The Socceroos will be out to show they are quick learners when they shape up against France, Denmark and Peru at the 2018 World Cup in Russia.
World Cup history
After enduring a 32-year World Cup drought, Australia have become something of regulars at World Cups, now entering their fourth global showpiece in a row after appearances in Germany, South Africa and Brazil.
Australians will need no reminding of how their run through Germany ended, so we will move along from that one. The same points difference in South Africa, with a win over Serbia and draw against Ghana, ultimately was not enough to overturn the effects of a 4-0 thumping by Die Manschaft.
The Socceroos were in transition in Brazil, and despite a gallant effort, they were unable to take points off Chile, Spain and the Netherlands in the infancy of the Ange Postecoglou revolution.
The man to take over from Postecoglou after his sudden resignation in November was Dutchman Bert van Marwijk, his took his Netherlands to the World Cup final in 2010, where they fell to Spain.
Tactically, the worldly experienced van Marwijk preaches differently to Postecoglou, employing a more pragmatic approach to his possession and beauty-based predecessor. He will do whatever it takes to win.
The Dutchman, who will vacate the Socceroos post at the end of their campaign, has now had some four months to prepare Australia for the World Cup. Fair to say it is not ideal preparation.
Australia enjoy something of an even spread of talent, but the most recognisable name in the squad – or the most recognisable head – is that of Huddersfield Town midfielder Aaron Mooy.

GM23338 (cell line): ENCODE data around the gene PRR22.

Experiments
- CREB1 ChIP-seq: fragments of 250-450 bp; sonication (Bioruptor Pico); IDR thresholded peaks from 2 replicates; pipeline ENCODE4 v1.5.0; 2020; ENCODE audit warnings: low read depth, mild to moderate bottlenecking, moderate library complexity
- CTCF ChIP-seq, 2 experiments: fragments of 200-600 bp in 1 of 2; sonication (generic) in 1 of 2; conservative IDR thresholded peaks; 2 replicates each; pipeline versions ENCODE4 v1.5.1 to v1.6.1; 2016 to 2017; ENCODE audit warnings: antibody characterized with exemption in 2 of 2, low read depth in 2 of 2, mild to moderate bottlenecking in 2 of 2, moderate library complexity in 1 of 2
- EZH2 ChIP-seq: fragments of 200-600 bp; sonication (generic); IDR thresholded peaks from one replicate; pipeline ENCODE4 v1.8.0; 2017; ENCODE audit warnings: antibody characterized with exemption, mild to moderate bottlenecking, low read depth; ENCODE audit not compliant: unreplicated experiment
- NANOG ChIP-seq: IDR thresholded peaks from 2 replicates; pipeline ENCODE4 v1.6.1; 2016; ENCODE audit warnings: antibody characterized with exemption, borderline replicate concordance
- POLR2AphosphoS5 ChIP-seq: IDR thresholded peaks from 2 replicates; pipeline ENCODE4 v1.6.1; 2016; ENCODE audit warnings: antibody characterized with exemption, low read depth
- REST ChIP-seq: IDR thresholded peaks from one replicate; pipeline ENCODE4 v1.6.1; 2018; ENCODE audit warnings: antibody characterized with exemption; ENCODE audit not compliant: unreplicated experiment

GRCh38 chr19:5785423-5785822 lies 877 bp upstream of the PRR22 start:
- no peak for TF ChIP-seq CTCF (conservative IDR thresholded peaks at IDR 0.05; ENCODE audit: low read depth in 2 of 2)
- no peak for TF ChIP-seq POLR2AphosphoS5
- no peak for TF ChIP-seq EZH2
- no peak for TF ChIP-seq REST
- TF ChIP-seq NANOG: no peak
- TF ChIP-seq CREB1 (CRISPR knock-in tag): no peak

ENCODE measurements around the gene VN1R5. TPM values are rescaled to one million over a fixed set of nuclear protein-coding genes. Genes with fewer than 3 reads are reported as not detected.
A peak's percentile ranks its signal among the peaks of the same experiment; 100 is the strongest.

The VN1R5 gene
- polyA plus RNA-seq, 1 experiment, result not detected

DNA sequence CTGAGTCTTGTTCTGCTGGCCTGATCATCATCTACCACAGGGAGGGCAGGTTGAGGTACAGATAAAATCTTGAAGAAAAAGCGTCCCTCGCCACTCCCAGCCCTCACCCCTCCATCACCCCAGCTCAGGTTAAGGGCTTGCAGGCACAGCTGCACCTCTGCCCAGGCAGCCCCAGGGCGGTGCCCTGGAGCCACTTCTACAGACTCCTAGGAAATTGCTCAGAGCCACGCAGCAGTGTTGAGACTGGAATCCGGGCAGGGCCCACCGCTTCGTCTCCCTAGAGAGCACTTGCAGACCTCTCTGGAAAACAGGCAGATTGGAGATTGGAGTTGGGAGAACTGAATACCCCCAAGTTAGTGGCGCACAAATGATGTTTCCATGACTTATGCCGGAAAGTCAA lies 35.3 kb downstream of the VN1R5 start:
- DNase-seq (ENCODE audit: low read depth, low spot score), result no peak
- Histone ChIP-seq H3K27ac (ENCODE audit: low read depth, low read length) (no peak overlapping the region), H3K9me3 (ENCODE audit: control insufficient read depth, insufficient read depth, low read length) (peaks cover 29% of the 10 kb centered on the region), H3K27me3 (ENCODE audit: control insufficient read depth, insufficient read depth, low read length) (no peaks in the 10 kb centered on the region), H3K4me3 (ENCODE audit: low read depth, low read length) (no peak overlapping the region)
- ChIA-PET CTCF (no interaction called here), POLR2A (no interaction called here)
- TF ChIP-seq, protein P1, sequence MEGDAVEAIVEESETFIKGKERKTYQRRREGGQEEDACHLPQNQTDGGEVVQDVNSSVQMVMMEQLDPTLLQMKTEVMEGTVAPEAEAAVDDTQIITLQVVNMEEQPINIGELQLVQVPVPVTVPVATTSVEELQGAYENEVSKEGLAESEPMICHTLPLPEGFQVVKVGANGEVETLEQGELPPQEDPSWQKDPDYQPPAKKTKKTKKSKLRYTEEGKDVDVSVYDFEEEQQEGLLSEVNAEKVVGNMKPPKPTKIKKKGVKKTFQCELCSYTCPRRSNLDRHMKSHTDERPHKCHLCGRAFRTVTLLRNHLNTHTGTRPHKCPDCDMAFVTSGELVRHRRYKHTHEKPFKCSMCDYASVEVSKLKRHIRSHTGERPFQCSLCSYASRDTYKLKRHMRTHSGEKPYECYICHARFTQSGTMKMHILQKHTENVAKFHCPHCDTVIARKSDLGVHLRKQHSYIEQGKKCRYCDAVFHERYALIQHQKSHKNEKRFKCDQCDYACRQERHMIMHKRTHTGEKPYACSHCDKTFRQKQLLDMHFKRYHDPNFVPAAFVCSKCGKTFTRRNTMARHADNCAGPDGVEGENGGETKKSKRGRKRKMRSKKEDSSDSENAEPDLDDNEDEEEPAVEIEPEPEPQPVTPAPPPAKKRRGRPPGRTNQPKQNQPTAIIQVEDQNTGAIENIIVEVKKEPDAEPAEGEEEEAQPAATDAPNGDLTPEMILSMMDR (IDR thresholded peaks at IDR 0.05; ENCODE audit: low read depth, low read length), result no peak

The ‘Pasty Pirlo’ endeared himself to Terriers fans on loan from Manchester City firstly, while they were in the Championship, before making a permanent move and playing a major role in their Premier League survival.
The Socceroos are blessed with a host of central-midfielders, but Mooy will need to pull the strings if they are to have success. Van Marwijk has played his selection cards, picking Mooy in friendlies over the Czech Republic and Hungary.
That very area of the park – central-midfield – is where Australia can boast the most depth. Mooy, Tom Rogic and Massimo Luongo – just to name a few – offer van Marwijk plenty of options.
That is not to mention captain Mile Jedinak. Jackson Irvine too is another with his own set of qualities, so van Marwijk can tinker with his midfield depending on what he wants to extract from Group C opponents.
Personnel aside, fitness could prove a decisive advantage for the Socceroos. They have been locked away in Antalya, Turkey, undergoing hot weather training for some three weeks.
Finding a regular source of goals has long proven a headache for Australia, and truly transitioning from a reliance on storied veteran Tim Cahill, likely to feature at a fourth World Cup.
Tomi Juric, Jamie Maclaren and makeshift No.9 Andrew Nabbout are on the options, and each offer their own attributes. However, the latter two have had their buildup issues through injury and non-selection.
Traditionally a winger, Urawa Red Diamonds man Nabbout has emerged as the front-runner to start against France, starting and scoring in the 4-0 Czech friendly win as well as playing out a half against Hungary.
(4-2-3-1) Ryan; Risdon, Sainsbury, Jurman, Behich; Jedinak, Luongo; Mooy, Leckie, Kruse; Nabbout.
Let’s be honest, they are low. The turnaround time from managerial transition as well as the quality of opponent the Socceroos are up against makes the task in Russia supremely difficult.
The opening match against France in Kazan will tell us plenty about how far this team can progress, similar to the disaster of Durban in 2010. Heavy defeat could spell the end before it begins.
Get something out of Les Blues though and anything could happen. But the realist suggests the Socceroos will bow out at the first hurdle with at least a point to their name.